As I found out traveling around the country with the community, different parishes had different tolerance levels for Assemblies of God monks teaching in their church. My unique situation was welcomed with open arms in many cities, but this was not the case in a visit to Dodge City, Kansas. Here, the priest asked me not to tell the congregation that I was not a Catholic. I was ready for this, because it was not an unusual request. It fell under the heading, “No one can pick on my baby brother but me.”
Too often, we will tolerate any amount of disagreement or criticism as long as it comes from within our ranks. However, if that criticism comes from an outsider, then we often find it unacceptable. For instance, I can tell Jewish jokes all I want, because my mom’s family is Jewish. But if those same jokes are told by anyone else, then people start screaming antisemitism. The same goes for jokes pertaining to religion.
However, I also understand and respect the pastor of a church who knows his people well enough to understand their limitations. I was always obedient to the wishes of the priests who invited us to minister. To do anything less would be to dishonor God’s appointed leadership. Continue Reading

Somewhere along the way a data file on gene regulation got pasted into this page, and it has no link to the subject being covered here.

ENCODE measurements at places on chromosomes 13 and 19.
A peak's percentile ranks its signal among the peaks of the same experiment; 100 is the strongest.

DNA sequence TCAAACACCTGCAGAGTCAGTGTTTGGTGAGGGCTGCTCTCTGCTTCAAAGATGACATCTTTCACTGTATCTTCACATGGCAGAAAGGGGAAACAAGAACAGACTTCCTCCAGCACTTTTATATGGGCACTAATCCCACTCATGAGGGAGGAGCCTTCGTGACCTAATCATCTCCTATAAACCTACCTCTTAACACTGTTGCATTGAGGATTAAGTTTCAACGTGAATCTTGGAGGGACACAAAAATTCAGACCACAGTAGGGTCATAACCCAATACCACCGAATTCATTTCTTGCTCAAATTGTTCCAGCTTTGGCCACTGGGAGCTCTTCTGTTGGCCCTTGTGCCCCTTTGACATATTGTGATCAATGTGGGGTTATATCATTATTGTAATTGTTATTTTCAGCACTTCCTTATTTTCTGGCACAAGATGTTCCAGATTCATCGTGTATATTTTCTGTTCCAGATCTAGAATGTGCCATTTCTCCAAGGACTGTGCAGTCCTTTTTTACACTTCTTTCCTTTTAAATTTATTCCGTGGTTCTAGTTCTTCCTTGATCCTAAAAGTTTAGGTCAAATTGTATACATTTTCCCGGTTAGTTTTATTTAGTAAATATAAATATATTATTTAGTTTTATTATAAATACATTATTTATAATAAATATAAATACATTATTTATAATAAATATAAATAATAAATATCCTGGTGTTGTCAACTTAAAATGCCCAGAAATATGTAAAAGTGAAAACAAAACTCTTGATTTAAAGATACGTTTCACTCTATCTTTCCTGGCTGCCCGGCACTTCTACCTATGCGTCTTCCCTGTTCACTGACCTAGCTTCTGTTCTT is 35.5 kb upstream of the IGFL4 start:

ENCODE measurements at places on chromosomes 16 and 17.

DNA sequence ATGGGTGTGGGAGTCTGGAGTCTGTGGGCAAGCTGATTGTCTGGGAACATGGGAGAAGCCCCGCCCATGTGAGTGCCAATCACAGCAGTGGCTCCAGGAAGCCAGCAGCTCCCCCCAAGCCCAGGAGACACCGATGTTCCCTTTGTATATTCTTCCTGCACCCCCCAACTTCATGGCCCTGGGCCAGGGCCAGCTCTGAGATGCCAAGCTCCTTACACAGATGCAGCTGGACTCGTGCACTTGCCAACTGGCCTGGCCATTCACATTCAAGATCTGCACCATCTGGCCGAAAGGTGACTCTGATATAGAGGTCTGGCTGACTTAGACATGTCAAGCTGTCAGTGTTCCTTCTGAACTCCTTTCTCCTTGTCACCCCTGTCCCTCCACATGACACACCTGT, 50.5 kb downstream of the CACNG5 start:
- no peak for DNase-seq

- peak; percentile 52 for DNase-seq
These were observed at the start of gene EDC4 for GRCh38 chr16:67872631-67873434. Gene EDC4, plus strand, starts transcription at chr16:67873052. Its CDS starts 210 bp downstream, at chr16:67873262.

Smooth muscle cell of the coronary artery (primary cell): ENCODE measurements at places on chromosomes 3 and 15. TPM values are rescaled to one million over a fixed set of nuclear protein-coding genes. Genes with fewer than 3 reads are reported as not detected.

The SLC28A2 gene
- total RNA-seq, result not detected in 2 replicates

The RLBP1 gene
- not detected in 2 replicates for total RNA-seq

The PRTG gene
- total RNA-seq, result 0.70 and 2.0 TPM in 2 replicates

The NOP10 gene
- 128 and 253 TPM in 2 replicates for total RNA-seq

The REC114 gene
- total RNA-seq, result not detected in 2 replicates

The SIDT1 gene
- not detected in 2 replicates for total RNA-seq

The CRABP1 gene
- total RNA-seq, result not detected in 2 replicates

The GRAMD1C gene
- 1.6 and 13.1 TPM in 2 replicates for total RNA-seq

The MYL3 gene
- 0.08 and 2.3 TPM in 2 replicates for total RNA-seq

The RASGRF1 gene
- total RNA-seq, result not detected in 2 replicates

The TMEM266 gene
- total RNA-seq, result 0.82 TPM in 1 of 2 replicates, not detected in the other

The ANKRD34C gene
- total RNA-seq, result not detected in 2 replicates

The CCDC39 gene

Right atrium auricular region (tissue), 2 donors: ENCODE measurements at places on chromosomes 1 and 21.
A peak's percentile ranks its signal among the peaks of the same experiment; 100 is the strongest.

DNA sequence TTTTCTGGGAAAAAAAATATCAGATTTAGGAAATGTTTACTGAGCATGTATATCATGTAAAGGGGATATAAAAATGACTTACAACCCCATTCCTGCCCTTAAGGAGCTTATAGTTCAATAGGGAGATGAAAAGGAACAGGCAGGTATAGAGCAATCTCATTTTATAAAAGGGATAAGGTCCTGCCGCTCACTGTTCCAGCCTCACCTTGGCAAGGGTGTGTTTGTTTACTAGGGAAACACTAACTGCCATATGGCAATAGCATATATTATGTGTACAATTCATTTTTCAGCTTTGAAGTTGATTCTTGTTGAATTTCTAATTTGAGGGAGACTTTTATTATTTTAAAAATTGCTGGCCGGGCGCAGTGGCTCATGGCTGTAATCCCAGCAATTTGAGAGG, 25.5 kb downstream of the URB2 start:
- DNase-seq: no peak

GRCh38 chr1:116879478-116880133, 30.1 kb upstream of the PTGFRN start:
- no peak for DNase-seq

In Luke 12:15, Jesus said, “Watch out! Be on your guard against all kinds of greed; a man’s life does not consist in the abundance of his possessions.” When I read this sentence, the first thing that comes to mind when I think about possessions is my “stuff.” And I’d be correct, for Jesus said this in reply to two brothers who were having a not-so-friendly family argument over an inheritance. He then went on to tell a parable about a rich man who built bigger barns to hold his crop, only to die and leave everything he had hoarded to someone else.
But I want to extend to you the possibility that not only is the property we own to be held lightly, but so are our thoughts. I believe every one of us tends to be as jealous over the control of our thoughts as we are of our things. I know I am. Like most of us, I believe when I have a thought it is probably a good one and therefore worth keeping. This is especially true when an editor wants me to change a sentence in an article, or worse, eliminate something! I want to say, “This is my BABY! This is good stuff and inspired by the Holy Spirit, and now you want to edit God’s inspiration?!?” But they are usually right, which is why I hire them in the first place. The bigger problem starts, however, when the thoughts I hold come into disagreement with the thoughts of God. Continue Reading